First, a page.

in common with their popular literary predecessors and contemporaries
than they wanted to admit. Thus, in Chance, the external narrator jokes
that ˜˜[t]his is like one of those Redskin stories where the noble savages
carry o¬ a girl and the honest backwoodsman with his incomparable
knowledge follows the track,™™ leading Marlow to reply ˜˜indulgently™™
that ˜˜It is not exactly a story for boys™™ (C, p. µ). Yet when Conrad was
targeting a readership that would include women with a novel that
¬nally garnered him the popular audience and ¬nancial success he had
long desired. And Lord Jim links Jim™s fatal ¬‚aw to his taste for ˜˜light
literature™™ (LJ, p. ·) while the novel™s Patusan episode reads as a rough
approximation of Jim™s favorite genre: adventure romance.³⁸ Ford
shared Conrad™s manifest disdain for the debased products of mass
culture, singling out for opprobrium the mid-Victorian ˜˜novel of com-
merce™™ which he scathingly called ˜˜the nuvvel.™™³⁹ Yet Ford was not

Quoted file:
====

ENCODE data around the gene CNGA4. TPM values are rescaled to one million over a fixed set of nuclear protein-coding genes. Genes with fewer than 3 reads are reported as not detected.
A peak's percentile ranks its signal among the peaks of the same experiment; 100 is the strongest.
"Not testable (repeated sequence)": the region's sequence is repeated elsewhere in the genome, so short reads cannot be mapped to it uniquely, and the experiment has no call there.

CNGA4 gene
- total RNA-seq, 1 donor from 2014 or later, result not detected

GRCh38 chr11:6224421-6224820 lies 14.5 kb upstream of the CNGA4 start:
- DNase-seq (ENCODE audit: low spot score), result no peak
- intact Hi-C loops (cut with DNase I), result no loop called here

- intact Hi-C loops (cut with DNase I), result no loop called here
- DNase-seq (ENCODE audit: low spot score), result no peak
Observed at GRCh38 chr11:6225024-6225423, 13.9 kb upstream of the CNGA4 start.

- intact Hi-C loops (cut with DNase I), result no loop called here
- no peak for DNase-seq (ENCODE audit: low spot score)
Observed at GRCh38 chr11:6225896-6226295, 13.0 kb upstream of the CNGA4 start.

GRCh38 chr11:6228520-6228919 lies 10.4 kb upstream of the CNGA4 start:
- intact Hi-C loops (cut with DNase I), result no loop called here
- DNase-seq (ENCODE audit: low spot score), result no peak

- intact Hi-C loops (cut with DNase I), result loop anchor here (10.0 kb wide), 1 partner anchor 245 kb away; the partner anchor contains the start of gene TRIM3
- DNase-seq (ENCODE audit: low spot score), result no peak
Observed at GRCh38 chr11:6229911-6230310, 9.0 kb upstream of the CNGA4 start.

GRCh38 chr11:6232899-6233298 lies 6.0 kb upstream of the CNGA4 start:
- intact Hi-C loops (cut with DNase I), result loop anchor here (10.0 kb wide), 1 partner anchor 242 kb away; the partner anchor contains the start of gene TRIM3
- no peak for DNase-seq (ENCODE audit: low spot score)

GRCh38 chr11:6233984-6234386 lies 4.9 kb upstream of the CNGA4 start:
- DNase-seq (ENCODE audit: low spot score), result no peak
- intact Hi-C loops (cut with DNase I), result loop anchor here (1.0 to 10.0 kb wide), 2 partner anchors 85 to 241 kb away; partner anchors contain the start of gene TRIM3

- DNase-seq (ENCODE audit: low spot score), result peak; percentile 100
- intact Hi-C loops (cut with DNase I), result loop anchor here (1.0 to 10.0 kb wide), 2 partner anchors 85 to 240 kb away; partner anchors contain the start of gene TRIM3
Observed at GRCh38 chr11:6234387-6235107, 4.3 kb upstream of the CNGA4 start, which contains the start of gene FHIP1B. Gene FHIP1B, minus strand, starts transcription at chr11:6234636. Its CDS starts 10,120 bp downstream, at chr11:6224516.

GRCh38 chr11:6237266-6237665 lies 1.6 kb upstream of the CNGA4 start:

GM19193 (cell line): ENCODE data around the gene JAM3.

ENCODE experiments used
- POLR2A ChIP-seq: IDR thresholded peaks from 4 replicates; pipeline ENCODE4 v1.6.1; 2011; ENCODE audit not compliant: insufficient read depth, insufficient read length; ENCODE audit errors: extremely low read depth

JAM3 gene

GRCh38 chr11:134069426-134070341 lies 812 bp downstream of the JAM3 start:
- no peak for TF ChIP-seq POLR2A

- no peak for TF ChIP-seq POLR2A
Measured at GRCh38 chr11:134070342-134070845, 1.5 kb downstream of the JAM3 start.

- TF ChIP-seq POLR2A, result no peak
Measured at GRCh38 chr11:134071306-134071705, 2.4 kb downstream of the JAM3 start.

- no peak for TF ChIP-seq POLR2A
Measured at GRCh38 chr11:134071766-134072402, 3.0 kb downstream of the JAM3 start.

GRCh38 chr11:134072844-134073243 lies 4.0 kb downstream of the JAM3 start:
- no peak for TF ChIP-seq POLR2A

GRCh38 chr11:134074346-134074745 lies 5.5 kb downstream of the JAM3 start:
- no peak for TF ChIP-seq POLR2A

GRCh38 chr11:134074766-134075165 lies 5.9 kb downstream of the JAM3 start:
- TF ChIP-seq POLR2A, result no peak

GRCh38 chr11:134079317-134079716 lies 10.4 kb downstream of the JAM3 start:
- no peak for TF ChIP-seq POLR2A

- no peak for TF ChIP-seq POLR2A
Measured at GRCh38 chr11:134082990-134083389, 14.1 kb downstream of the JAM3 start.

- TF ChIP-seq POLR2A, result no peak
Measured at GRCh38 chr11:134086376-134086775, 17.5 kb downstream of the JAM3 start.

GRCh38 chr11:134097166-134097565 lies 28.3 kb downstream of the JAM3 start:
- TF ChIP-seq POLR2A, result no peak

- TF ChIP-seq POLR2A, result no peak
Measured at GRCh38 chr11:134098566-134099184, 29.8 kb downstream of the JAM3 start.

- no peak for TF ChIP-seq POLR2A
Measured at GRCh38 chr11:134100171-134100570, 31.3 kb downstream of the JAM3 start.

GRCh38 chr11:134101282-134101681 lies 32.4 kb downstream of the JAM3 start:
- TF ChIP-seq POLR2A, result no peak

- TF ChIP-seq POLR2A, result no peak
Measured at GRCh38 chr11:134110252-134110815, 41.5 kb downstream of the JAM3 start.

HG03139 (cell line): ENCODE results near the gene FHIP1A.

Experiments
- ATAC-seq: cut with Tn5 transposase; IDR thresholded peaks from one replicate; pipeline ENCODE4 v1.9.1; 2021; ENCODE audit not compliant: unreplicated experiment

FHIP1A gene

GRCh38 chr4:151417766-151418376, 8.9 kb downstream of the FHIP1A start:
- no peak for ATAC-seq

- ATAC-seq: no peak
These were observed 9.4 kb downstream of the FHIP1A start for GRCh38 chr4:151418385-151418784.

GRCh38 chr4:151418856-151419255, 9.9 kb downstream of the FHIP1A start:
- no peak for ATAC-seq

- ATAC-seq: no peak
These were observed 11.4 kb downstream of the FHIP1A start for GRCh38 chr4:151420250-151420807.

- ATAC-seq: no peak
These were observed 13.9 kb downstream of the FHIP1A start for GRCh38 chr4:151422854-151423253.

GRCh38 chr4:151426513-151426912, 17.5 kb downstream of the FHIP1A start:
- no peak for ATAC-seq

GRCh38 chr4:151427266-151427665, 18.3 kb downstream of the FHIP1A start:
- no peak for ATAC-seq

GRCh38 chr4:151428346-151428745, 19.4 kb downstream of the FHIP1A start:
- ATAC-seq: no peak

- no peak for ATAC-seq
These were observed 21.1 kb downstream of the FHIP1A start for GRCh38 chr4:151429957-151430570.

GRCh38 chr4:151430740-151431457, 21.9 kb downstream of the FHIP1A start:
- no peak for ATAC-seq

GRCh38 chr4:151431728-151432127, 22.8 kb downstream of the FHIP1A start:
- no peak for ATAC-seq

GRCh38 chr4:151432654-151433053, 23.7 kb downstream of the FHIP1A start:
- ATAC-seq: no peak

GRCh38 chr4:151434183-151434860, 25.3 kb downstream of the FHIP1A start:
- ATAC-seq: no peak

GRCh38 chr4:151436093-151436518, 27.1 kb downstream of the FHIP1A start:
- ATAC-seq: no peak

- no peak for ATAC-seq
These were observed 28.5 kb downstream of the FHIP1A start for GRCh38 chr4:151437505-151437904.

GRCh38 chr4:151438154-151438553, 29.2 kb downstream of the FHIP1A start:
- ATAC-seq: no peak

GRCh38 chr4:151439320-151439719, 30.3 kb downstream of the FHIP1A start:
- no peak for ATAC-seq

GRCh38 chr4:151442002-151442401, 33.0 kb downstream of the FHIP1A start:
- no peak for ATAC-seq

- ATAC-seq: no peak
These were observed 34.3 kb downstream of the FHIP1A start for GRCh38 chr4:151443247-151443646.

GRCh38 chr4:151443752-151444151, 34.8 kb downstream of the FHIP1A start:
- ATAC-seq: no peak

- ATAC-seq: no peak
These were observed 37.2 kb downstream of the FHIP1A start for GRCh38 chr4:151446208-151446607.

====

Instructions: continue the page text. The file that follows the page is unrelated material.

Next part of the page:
above promoting ˜˜The Commercial Value of Literature™™ in a radio
address of ±, a foray into mass media which he undertook to
publicize his own recently published The March of Literature. This guide to
° Bachelors, manhood, and the novel
literature through the ages was meant to encourage the culturally and
commercially bene¬cial ˜˜habit of reading something more lasting™™ in
those more accustomed to reading the ˜˜sports columns of the news-
papers . . . [and] detective or mystery stories.™™⁴°
In contrast to Ford, Fitzgerald did not espouse the notion that
popularity and high-cultural status must be antithetical, at least not
initially. Although he supported himself by magazine-writing and some
Hollywood script-writing, Fitzgerald at ¬rst expected his novels to be